Apple has pulled popular Bitcoin app Blockchain out of its mobile marketplace without explanation.
The Blockchain app, downloaded 120,000 times during its two years in Apple's iTunes App Store, was the most popular way for people and companies to transfer bitcoins from one another. Apple removed it from the store on Wednesday.
Blockchain immediately shot back with a statement, accusing Apple(AAPL) of getting overly aggressive with future competitors. Apple is rumored to be developing its own mobile payment system.
"These actions by Apple once again demonstrate the anti-competitive and capricious nature of the App Store policies that are clearly focused on preserving Apple's monopoly on payments rather than based on any consideration of the needs and desires of their users," a spokesman for Blockchain said.
In its email alerting Blockchain of its decision, Apple referenced an "unresolved issue." But Apple didn't expand on that, and the company did not respond to a request for comment.
Bitcoin users are calling Apple a bully. Many are threatening to ditch iPhones and iPads for devices that run Google's Android. Blockchain is still available in the Google(GOOG) Play Store.
"It is as if IBM(IBM) would have banned email clients in the early 90's," said Michael Kondratov, president of the Aspire Auctions in Cleveland and Pittsburgh. Kondratov recently started allowing customers to bid on antiques and art using bitcoins.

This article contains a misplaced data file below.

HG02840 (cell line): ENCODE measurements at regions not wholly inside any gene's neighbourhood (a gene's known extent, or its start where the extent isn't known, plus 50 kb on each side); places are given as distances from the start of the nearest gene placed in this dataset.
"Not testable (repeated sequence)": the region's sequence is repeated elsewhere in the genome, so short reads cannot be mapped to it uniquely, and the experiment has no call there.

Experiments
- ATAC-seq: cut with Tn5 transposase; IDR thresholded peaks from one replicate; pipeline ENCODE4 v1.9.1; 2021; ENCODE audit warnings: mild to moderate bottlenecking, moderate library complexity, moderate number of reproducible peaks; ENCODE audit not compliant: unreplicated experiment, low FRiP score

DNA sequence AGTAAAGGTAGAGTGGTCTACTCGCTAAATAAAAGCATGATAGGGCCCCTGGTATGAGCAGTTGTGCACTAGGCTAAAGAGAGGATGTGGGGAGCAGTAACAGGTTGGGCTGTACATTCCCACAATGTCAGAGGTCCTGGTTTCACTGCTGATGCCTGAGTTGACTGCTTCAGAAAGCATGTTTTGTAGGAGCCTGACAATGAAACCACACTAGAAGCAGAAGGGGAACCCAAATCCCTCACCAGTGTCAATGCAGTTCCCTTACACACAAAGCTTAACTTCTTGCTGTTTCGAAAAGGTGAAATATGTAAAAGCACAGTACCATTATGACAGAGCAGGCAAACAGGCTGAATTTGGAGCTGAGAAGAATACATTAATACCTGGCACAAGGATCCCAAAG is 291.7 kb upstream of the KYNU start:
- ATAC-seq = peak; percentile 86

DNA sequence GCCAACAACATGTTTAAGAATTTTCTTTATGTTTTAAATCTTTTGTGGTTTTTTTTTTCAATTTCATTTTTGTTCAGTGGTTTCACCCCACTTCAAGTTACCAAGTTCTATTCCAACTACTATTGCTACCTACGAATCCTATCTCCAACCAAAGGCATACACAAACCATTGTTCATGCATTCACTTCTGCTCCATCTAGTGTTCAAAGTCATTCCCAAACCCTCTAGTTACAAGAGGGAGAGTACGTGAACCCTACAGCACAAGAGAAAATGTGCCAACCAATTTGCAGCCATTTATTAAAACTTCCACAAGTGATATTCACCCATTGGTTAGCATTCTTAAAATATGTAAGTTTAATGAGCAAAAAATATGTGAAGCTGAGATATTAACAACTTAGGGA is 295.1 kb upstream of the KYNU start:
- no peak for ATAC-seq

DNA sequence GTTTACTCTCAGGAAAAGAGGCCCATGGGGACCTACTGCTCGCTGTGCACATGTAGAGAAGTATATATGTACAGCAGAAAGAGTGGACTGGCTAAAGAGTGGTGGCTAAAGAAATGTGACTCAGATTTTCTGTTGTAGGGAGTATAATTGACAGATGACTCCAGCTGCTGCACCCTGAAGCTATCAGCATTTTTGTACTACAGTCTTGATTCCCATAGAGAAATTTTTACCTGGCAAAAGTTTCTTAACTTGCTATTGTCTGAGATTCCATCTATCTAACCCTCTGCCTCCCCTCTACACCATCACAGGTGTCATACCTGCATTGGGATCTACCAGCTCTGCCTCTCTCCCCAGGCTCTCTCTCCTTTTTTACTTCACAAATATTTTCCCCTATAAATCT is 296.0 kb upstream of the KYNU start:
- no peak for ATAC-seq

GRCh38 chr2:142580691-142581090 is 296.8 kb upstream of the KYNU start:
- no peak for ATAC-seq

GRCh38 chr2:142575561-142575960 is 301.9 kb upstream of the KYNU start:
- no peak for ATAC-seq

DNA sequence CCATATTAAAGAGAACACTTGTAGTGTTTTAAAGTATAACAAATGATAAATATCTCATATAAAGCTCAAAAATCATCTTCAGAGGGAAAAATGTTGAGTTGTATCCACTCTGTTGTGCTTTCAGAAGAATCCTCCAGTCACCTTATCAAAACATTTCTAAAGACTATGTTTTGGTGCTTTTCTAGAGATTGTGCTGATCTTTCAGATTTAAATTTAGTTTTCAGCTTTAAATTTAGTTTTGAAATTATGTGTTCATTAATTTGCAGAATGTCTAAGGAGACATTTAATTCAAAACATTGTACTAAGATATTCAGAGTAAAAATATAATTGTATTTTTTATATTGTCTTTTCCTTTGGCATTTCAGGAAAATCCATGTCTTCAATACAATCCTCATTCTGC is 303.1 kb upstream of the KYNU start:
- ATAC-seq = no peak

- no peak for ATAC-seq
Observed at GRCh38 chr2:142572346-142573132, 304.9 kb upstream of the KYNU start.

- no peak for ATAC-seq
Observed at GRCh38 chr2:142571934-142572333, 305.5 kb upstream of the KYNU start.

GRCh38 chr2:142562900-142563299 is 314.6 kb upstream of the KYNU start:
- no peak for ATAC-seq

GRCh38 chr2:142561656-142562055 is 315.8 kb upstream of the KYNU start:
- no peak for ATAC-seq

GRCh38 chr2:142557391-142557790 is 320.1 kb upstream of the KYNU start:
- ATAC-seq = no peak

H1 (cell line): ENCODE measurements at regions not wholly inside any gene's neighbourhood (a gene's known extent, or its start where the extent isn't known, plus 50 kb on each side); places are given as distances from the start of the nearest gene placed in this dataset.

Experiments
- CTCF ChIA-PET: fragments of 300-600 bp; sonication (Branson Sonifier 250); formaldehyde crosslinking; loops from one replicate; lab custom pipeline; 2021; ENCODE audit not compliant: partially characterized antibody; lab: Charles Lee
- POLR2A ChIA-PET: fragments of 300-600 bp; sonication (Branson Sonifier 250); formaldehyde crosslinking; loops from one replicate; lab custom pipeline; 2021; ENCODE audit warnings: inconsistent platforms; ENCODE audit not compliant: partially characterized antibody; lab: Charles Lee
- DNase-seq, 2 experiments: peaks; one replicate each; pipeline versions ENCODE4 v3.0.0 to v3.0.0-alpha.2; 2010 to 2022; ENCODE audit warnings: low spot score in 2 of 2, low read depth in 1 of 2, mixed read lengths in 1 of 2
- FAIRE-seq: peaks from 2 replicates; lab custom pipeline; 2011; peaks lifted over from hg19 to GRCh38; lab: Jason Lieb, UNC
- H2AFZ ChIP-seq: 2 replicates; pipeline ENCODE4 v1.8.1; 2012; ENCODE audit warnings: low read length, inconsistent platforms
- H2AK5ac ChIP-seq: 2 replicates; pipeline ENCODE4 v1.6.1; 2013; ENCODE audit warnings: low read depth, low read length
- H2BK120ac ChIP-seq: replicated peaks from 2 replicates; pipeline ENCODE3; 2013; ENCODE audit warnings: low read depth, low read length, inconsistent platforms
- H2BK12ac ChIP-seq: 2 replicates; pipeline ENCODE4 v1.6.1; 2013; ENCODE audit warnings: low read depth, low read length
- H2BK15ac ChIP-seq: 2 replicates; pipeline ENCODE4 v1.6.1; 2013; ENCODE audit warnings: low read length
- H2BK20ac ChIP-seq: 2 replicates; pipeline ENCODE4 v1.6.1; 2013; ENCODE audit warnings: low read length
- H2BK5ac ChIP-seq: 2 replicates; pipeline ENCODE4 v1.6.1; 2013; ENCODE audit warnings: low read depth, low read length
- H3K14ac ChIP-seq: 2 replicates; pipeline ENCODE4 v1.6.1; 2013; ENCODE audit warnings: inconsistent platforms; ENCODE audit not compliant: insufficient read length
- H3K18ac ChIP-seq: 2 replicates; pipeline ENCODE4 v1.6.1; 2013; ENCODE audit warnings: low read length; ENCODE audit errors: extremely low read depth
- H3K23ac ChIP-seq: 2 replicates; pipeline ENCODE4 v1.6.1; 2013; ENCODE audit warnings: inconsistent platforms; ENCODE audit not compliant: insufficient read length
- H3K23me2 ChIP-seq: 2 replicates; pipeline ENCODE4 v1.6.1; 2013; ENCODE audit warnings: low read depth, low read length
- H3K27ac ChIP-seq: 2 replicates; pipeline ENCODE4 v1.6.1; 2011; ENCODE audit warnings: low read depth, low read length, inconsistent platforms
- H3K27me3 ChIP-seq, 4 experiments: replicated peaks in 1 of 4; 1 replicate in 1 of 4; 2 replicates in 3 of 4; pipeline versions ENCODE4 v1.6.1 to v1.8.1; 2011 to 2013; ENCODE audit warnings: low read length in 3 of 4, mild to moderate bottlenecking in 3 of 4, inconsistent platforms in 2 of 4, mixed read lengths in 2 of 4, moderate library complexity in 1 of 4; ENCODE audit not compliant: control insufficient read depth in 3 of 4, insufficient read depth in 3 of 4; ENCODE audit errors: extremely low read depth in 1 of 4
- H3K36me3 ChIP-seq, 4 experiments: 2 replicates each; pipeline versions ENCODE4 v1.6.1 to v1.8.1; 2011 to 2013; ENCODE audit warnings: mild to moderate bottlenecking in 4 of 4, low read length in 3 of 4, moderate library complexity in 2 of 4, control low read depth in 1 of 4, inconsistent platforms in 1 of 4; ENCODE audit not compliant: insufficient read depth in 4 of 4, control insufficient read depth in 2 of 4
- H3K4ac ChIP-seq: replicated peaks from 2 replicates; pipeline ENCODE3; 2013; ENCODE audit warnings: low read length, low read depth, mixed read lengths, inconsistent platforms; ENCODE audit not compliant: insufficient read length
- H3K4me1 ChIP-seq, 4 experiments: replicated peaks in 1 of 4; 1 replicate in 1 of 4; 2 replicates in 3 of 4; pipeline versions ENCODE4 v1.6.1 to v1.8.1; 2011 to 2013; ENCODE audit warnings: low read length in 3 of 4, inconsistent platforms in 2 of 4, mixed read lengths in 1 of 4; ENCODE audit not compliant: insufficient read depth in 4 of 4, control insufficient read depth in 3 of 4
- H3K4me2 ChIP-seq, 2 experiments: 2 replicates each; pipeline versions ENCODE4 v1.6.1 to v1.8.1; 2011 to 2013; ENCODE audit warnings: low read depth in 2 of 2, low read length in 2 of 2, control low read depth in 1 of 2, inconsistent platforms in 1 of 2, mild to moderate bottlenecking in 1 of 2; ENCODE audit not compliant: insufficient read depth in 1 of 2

"I feel Apple is no longer a 'rebel' company," he wrote in an email.
Elizabeth Ploshay, a board member with the advocacy-focused Bitcoin Foundation, called it "truly upsetting" that Apple has distanced itself from the growing Bitcoin-using business community.
Blockchain's CEO, Nick Cary, noted that the company spent more than $100,000 developing the app. He said software developers are already working on making an HTML5 version that will work through all Internet browsers, including Apple's Safari. That would essentially render Apple's stand fruitless.
"They're on the wrong side of technology and history here," Cary said.
Apple hasn't yanked every Bitcoin-related app, though. Dozens still exist in its mobile marketplace as of Thursday morning.
The company's move is the latest event putting pressure on Bitcoin, which has grown in popularity because of its independence from government-controlled currencies. But Bitcoin maintains a stigma due to its frequent use in online drug markets like Silk Road.
Last week, U.S. law enforcement agents arrested the CEO of Bitcoin exchange BitInstant and charged him with laundering money for Silk Road customers. Additionally, lawmakers have called for increased regulation of Bitcoin in light of the currency's heightened privacy. Bitcoins can be traded without using names and are difficult to trace to individuals.
But bitcoins aren't just for drug dealers. Many legitimate businesses -- everything from Subway sandwich shops to barbers -- have adopted the digital currency.